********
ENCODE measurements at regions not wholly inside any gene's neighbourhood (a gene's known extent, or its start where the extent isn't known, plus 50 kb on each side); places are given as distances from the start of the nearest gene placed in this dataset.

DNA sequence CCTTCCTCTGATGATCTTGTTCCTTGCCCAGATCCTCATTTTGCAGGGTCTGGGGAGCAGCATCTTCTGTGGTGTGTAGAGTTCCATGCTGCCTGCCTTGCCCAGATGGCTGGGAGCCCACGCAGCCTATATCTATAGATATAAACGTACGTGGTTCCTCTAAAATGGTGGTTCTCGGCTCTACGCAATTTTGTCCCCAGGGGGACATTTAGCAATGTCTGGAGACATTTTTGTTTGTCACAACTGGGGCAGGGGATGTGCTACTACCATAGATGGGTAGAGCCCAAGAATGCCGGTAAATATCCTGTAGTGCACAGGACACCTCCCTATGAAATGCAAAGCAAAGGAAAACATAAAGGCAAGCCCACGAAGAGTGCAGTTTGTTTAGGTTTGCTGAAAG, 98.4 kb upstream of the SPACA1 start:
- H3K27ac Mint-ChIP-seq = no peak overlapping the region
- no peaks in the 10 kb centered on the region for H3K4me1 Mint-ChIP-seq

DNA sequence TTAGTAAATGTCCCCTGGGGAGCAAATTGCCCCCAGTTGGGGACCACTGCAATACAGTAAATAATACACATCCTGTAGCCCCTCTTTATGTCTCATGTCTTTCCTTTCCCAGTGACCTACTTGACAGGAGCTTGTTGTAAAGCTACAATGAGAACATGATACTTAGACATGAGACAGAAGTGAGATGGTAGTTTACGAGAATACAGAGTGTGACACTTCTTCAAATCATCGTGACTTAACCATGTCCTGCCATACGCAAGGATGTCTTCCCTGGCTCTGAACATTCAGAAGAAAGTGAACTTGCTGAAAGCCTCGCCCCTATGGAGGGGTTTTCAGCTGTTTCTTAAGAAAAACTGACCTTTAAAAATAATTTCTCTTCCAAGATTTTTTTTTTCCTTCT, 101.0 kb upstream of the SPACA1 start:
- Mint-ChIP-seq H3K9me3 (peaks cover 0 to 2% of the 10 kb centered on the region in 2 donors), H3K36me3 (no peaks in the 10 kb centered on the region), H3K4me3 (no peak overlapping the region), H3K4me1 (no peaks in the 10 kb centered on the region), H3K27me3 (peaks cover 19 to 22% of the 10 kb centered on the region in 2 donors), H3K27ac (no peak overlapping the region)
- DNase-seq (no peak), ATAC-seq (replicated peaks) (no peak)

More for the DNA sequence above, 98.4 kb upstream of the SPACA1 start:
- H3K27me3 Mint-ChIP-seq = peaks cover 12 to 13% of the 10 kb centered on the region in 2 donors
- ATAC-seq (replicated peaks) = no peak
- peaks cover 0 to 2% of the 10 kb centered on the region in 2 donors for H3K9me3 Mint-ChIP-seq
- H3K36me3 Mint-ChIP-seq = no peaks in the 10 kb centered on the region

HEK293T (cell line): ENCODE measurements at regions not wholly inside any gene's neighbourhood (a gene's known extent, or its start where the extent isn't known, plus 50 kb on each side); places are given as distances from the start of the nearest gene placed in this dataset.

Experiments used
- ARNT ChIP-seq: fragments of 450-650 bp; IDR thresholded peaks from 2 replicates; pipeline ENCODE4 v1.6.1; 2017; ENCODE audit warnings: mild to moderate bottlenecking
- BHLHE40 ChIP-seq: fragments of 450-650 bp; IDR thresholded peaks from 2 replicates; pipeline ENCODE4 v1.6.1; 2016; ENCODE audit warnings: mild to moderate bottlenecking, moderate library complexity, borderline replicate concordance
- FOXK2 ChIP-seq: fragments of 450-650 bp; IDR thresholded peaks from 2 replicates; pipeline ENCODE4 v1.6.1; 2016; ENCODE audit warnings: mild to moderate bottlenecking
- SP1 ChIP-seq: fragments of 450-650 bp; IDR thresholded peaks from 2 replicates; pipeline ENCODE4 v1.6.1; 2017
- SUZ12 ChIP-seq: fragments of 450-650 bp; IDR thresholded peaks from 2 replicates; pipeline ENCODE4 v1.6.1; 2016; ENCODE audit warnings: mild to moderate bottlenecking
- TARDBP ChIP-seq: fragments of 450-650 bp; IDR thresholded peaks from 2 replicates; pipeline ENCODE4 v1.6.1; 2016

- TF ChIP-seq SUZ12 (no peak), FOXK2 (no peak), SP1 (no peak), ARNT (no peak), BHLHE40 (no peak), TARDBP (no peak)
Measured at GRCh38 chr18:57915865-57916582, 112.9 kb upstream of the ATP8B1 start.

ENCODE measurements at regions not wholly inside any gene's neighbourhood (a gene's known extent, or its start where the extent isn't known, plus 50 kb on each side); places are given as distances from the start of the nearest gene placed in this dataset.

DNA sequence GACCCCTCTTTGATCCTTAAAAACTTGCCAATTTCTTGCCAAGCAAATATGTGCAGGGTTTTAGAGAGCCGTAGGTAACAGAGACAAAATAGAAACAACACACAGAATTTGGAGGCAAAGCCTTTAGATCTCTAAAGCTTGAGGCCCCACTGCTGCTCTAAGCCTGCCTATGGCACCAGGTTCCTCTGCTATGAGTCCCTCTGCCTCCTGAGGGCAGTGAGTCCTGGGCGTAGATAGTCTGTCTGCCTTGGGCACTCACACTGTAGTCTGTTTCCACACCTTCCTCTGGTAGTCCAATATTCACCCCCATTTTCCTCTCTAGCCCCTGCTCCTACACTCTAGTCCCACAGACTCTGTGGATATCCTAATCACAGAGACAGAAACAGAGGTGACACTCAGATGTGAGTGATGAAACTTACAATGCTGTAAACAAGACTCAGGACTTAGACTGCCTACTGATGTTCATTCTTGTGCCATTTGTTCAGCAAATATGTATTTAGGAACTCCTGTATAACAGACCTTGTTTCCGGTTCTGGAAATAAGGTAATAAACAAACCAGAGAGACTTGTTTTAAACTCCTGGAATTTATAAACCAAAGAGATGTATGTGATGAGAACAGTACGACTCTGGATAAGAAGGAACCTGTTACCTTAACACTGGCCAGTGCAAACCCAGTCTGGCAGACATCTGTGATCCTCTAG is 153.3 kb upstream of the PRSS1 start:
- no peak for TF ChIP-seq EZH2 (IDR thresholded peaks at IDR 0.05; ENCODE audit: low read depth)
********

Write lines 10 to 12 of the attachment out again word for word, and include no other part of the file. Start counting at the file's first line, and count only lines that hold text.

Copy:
- ATAC-seq (replicated peaks) = no peak
- peaks cover 0 to 2% of the 10 kb centered on the region in 2 donors for H3K9me3 Mint-ChIP-seq
- H3K36me3 Mint-ChIP-seq = no peaks in the 10 kb centered on the region